2010 Dec 2
I heard a very stimulating talk by Nathan Eagle from Jana. It is an oblique angle on cellular money. Jana has business arrangements with 230 cellular system operators. Jana can transfer prepaid minutes to any of the cell phones of one of these operators via software that Jana has produced. It can also send and receive SMS messages from these phones. It has informal relationships with many of the users of these phones. With this technology it has instituted several fascinating lines of business.

As described elsewhere on these pages some cell phone operators allow minutes to be pushed from one cell phone to another. Eagle noted that it is seldom possible to push from a phone of one mobile operator to a phone of another operator. Jana can push time to any cell phone of these 230 operators. It is not limited to those operators who support push from individual phones.

Earlier Eagle was working as a programmer for a cell phone service provider in Nairobi. He rented a little office space in an air conditioned hospital there. He became aware of a system of redistributing blood in Kenya that was driven by information that was weeks old.The initial service was reporting blood bank inventories by type at hospitals in Kenya to co├Ârdinate redistribution. An earlier redistribution system had a several week information latency. With the new system nurses would send reports as SMS messages by phone. This early success faded as the cost of sending the messages was borne by individual nurses with neither monetary nor verbal acknowledgment. When Jana began to return the cost of sending the report, plus a bit extra, as prepaid time, the reports resumed, at least in part because the reports were seen by the senders as valued by the recipients.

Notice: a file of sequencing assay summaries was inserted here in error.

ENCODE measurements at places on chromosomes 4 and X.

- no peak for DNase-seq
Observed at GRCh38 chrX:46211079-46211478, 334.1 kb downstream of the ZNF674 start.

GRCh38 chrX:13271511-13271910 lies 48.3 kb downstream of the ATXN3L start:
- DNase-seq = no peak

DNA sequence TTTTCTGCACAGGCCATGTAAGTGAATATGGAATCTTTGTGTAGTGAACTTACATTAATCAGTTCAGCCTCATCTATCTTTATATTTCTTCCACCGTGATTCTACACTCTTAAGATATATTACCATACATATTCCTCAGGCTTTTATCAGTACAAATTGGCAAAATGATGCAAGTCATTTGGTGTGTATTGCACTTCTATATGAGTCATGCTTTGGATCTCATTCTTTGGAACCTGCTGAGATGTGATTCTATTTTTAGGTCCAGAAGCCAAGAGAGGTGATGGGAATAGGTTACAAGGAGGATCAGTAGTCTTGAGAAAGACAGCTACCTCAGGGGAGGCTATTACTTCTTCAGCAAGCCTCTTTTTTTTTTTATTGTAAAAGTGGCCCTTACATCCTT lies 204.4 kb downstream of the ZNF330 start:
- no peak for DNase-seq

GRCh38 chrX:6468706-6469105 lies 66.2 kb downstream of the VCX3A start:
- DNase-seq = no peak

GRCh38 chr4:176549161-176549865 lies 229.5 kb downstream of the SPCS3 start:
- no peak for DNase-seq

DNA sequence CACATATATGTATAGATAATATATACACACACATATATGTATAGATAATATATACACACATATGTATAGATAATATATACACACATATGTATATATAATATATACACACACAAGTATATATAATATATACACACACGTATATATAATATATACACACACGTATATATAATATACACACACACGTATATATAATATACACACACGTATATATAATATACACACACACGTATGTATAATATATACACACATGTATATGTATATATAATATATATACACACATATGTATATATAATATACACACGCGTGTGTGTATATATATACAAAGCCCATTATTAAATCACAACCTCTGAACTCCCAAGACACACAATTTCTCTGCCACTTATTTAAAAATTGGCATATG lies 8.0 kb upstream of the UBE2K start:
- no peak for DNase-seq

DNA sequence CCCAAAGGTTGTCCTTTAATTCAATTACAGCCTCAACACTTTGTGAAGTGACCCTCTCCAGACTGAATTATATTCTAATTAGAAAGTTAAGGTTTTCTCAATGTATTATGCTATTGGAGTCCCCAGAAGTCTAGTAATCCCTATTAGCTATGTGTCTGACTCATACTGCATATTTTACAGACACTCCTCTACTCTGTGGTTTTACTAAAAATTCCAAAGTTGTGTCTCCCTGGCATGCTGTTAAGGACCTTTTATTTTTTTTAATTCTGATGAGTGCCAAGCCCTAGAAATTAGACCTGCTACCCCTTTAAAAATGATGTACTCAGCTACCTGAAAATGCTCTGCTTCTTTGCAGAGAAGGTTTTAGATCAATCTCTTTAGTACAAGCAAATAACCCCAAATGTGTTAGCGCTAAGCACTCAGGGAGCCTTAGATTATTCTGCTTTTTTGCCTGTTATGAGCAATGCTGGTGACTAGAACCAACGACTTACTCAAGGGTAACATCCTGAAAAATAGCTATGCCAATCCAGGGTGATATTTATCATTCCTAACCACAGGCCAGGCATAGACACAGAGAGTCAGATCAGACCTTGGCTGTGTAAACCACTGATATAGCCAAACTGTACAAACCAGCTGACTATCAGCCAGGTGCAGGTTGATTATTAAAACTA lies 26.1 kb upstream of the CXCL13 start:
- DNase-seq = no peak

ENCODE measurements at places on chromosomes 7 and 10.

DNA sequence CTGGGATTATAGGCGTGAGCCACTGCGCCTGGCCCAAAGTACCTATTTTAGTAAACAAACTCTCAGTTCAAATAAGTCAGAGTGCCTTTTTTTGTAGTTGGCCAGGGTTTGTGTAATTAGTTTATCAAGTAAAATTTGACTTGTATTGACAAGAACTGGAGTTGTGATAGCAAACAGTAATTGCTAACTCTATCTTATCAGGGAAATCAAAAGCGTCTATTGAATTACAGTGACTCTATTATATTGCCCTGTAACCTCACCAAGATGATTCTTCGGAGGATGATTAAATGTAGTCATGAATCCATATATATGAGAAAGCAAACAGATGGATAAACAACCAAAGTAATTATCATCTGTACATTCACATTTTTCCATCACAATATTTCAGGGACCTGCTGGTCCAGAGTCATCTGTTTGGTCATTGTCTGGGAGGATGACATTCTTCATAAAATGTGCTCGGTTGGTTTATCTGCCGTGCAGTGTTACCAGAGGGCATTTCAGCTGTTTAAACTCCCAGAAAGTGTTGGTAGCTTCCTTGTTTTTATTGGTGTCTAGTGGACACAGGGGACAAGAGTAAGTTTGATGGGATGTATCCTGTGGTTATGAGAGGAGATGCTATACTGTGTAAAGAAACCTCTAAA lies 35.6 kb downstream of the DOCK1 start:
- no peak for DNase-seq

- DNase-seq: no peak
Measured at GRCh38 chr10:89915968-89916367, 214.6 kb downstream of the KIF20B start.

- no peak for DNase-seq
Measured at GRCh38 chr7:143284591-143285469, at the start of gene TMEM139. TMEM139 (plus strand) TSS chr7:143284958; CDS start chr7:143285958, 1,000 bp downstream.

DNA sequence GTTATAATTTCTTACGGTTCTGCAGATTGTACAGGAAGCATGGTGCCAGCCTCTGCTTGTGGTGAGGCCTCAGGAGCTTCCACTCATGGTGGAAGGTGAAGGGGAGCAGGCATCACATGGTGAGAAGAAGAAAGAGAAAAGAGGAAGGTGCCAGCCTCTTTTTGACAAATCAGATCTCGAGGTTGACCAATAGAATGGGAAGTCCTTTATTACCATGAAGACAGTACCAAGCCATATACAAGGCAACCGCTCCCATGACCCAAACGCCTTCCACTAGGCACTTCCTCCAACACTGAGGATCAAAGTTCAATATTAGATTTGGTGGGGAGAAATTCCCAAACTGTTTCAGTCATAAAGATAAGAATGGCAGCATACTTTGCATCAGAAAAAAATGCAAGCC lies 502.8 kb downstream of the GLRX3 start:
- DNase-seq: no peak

Another venture is to gather market information, such as prices, from a broadly distributed set of individuals. Jana collects redundant information and scores the contributors to improve accuracy. Many other sorts of information suit this pattern.

Recent articles: Gigaom: [2009 2011 2011 2012] xconomy, huffingtonpost, marketwire, Worldbank